If you believe that someone has stolen your identity:
- Contact the fraud department of each of the three major credit bureaus to report the identity theft and request that the credit bureaus place a fraud alert and a victim’s statement in your file. The fraud alert puts creditors on notice that you have been the victim of fraud, and the victim’s statement asks them not to open additional accounts without first contacting you.
- The following are the Web sites and telephone numbers for the fraud departments and credit report requests of the three national credit bureaus:
- You may request a free copy of your credit report. Credit bureaus must provide a free copy of your report, if you have reason to believe the report is inaccurate because of fraud and you submit a request in writing.
- Review your report to make sure no additional fraudulent accounts have been opened in your name, or unauthorized changes made to your existing accounts. Also, check the section of your reports that lists “inquiries” and request that any inquiries from companies that opened the fraudulent accounts be removed.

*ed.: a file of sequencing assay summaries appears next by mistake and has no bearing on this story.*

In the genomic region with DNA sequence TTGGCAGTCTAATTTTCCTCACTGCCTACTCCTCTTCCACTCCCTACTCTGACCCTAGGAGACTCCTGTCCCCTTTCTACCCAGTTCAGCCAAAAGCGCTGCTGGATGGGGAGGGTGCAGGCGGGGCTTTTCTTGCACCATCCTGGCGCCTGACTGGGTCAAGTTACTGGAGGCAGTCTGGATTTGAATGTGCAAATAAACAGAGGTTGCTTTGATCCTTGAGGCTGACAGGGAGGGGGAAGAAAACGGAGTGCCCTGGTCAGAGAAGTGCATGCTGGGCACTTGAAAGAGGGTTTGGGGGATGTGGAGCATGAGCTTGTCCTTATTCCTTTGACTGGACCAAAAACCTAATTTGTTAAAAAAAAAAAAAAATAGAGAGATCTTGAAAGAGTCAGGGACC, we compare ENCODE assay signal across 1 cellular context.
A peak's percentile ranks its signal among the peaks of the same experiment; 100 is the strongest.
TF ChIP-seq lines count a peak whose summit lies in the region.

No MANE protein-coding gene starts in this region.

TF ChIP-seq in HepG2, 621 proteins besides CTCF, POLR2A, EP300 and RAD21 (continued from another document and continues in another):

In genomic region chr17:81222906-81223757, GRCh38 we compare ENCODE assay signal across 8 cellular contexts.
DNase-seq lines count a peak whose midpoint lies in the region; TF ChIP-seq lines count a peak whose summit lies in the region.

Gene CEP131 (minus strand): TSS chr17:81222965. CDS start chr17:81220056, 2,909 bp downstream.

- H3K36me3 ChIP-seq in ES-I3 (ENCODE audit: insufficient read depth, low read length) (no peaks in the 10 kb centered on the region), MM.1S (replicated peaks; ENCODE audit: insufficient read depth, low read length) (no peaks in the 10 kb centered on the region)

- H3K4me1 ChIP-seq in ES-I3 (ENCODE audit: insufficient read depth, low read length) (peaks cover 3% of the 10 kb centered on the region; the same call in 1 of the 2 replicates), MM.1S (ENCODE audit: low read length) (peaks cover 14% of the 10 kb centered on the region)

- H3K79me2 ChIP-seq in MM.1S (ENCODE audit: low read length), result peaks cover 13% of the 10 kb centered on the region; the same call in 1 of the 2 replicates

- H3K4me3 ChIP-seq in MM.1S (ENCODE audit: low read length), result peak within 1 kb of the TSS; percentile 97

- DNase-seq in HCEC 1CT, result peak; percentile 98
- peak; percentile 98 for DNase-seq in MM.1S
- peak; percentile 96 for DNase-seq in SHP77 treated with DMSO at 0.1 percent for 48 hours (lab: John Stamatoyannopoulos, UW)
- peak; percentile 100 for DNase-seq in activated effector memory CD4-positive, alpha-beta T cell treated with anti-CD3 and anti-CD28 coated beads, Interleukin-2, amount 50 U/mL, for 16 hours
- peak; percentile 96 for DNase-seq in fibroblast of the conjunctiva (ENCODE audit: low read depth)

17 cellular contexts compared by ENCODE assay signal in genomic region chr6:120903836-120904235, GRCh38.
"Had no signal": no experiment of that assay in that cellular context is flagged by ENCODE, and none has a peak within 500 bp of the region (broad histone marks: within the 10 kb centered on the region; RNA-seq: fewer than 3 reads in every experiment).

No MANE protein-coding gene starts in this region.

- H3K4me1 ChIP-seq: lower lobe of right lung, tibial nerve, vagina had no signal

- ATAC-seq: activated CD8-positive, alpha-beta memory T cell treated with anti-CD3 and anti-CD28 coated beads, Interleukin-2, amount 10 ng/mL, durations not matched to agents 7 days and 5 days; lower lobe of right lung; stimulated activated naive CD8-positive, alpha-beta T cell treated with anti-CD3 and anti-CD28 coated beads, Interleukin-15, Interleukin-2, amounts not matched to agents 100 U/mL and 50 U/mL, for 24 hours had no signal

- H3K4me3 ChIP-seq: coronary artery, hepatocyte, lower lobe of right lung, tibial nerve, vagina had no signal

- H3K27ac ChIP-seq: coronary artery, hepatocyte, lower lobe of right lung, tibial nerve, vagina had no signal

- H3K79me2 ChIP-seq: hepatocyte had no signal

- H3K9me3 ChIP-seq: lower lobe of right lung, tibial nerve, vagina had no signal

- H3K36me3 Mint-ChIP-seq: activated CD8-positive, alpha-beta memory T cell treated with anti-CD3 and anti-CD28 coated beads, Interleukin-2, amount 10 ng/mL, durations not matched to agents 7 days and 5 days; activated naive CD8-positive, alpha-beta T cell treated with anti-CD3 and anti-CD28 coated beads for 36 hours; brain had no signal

- Contact any bank or other creditor where you have an account that you think may be the subject of identity theft. Advise them of the identity theft. Request that they restrict access to your account, change your account password, or close your account, if there is evidence that your account has been the target of criminal activity. if your bank closes your account, ask them to issue you a new credit card, ATM card, debit card, or checks, as appropriate.
- File a report with the local police department.
- Contact the FTC’s Identity Theft Hotline toll-free at 1-877-IDTHEFT (438-4338). The FTC puts the information into a secure consumer fraud database and shares it with local, state, and federal law enforcement agencies.
Information provided by brochure from the Federal Trade Commission.